Causes of World War I

The causes of World War I, which began in central Europe in late July 1914, included intertwined factors, such as the conflicts and hostility of the four decades leading up to the war. Militarism, alliances, imperialism, and nationalism played major roles in the conflict as well. The immediate origins of the war, however, lay in the decisions taken by statesmen and dictators during the Crisis of 1914, casus belli for which was the assassination of Archduke Franz Ferdinand of Austria and his wife by Gavrilo Princip, an irredentist Serb.

The phenomenen came after a short and easy series of diplomatic clashes between the Great Powers (Italy, France, Germany, the British Empire, the Austro-Hungarian Empire and Russia) over European and colonial issues in the decade before 1914 that had left tensions high. In turn these diplomatic clashes can be traced to changes in the balance of power in Europe since 1867. The more immediate cause for the war was tensions over territory in the Balkans. Austria-Hungary competed with Serbia and Russia for territory and influence in the region and they pulled the rest of the Great Powers into the conflict through their various alliances and treaties.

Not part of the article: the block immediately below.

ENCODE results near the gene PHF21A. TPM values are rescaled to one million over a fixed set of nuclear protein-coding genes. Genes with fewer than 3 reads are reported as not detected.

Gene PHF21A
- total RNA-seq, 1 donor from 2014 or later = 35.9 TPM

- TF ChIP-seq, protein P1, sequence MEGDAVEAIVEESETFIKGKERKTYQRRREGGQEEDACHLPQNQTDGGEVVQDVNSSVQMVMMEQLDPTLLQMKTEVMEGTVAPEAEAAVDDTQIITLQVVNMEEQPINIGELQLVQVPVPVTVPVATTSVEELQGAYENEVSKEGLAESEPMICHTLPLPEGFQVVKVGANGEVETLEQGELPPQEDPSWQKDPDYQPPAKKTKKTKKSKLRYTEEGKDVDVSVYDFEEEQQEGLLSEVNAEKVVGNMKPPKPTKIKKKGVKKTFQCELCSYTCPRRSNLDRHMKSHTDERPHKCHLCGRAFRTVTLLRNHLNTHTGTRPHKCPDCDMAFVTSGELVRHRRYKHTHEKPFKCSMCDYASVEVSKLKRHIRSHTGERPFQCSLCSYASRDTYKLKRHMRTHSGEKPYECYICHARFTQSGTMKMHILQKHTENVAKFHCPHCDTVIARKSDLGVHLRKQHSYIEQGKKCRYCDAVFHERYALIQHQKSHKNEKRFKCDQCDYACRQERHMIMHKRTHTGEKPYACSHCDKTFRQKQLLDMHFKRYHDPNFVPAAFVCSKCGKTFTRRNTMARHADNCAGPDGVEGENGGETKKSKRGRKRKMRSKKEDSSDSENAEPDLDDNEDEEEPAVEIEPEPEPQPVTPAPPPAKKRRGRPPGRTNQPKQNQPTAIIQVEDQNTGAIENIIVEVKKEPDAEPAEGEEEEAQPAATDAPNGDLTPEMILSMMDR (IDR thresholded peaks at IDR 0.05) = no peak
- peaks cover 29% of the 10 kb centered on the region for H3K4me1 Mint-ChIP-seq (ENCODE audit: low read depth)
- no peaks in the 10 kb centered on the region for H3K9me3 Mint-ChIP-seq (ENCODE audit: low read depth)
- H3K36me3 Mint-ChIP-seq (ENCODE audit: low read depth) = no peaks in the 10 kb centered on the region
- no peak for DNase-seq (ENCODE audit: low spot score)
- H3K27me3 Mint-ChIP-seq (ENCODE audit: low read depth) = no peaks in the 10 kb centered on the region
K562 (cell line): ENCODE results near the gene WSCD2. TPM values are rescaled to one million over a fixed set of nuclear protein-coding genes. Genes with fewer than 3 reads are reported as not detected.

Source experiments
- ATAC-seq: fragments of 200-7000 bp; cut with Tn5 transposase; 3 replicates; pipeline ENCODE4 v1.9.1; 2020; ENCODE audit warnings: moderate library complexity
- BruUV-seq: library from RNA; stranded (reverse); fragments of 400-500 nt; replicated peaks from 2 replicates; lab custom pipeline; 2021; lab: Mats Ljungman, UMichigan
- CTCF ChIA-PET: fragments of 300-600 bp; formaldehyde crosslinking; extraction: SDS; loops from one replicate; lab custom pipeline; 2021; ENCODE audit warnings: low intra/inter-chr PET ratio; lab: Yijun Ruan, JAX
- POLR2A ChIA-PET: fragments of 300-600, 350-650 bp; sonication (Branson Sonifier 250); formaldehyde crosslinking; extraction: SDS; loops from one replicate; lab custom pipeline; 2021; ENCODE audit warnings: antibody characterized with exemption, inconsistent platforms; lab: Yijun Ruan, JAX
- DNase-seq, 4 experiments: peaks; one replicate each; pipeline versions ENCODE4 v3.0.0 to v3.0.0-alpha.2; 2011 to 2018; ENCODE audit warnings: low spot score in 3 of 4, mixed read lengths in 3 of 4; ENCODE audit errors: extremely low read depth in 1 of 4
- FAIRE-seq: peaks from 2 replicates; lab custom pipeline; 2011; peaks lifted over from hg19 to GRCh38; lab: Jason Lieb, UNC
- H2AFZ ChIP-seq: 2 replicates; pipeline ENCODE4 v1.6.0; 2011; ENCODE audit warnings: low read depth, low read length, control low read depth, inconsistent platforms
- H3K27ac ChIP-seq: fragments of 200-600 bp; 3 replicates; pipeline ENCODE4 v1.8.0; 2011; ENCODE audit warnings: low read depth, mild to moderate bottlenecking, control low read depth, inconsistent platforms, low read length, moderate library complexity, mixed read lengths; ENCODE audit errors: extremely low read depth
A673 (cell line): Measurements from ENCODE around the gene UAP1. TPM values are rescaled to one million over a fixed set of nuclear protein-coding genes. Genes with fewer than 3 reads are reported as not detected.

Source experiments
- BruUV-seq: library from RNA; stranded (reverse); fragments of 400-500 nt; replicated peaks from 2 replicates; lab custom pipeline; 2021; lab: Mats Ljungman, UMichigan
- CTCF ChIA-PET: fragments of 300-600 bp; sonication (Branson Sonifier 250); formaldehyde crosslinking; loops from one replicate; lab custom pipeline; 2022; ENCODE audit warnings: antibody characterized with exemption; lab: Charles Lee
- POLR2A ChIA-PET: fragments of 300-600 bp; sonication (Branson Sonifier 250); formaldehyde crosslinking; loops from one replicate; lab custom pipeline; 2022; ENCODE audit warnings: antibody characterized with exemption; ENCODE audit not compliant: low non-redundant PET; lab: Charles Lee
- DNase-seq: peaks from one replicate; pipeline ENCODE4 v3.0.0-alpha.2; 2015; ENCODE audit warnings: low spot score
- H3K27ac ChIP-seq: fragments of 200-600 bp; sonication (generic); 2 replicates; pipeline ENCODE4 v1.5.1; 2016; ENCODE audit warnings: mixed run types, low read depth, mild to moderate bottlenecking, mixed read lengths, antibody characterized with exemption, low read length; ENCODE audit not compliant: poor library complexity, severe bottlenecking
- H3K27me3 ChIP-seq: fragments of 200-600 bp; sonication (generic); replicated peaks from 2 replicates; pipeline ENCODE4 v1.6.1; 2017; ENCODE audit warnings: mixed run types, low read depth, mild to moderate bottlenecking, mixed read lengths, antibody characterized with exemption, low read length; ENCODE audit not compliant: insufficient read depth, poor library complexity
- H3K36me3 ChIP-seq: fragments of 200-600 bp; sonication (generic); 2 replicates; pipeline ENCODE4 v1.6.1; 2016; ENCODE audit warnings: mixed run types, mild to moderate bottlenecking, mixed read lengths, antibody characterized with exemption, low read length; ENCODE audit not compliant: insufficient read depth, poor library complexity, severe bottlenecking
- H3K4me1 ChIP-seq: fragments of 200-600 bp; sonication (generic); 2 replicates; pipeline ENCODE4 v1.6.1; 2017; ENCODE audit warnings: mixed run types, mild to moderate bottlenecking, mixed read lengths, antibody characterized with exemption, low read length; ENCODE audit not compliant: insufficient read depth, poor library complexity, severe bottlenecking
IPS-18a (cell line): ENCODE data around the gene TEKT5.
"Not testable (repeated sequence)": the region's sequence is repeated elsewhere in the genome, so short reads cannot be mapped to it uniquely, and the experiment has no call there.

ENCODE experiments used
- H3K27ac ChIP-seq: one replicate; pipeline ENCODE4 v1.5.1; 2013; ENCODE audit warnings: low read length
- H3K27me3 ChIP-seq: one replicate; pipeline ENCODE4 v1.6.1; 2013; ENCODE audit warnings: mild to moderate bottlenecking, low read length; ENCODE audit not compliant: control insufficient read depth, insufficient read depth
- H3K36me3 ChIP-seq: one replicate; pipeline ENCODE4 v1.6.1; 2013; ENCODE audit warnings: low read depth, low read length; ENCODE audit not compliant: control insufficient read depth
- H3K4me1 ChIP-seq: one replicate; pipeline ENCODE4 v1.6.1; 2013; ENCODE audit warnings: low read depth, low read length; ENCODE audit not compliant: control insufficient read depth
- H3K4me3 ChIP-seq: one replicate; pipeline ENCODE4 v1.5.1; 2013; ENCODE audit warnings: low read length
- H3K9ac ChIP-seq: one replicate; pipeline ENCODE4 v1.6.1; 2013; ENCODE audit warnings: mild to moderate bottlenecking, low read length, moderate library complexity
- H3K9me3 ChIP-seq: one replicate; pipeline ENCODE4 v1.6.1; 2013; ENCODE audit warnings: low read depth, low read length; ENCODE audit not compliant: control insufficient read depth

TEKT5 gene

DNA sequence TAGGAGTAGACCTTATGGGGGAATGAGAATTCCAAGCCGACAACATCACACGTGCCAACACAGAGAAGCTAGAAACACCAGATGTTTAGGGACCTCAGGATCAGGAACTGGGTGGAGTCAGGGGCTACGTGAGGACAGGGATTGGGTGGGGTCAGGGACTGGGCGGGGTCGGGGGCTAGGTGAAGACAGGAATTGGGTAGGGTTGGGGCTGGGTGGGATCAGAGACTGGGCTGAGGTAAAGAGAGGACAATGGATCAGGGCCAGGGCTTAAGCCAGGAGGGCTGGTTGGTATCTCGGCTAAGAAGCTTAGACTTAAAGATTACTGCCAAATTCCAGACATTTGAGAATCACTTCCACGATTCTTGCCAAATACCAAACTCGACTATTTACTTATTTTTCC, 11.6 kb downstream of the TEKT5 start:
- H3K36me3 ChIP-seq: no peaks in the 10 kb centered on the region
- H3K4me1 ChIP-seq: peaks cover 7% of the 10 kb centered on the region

The topic of the causes of World War I is one of the most studied in all of world history. Scholars have differed significantly in their interpretations of the event.

Read more about Causes Of World War I:  Background, Overview, Historiography

Other articles related to "causes of world war i, war, world":

Causes Of World War I - Historiography
... Anglo-American historians argued that Germany was solely responsible for the start of the war ... academic work in the English-speaking world in the later 1920s and 1930s blamed participants more equally ... "The Berlin War Party," although some historians have argued for shared guilt or pointed to the Entente ...

Famous quotes containing the words war and/or world:

    Against war one might say that it makes the victor stupid and the vanquished malicious. In its favor, that in producing these two effects it barbarizes, and so makes the combatants more natural. For culture it is a sleep or a wintertime, and man emerges from it stronger for good and for evil.
    Friedrich Nietzsche (1844–1900)

    Novelists are perhaps the last people in the world to be entrusted with opinions. The nature of a novel is that it has no opinions, only the dialectic of contrary views, some of which, all of which, may be untenable and even silly. A novelist should not be too intelligent either, although ... he may be permitted to be an intellectual.
    Anthony Burgess (b. 1917)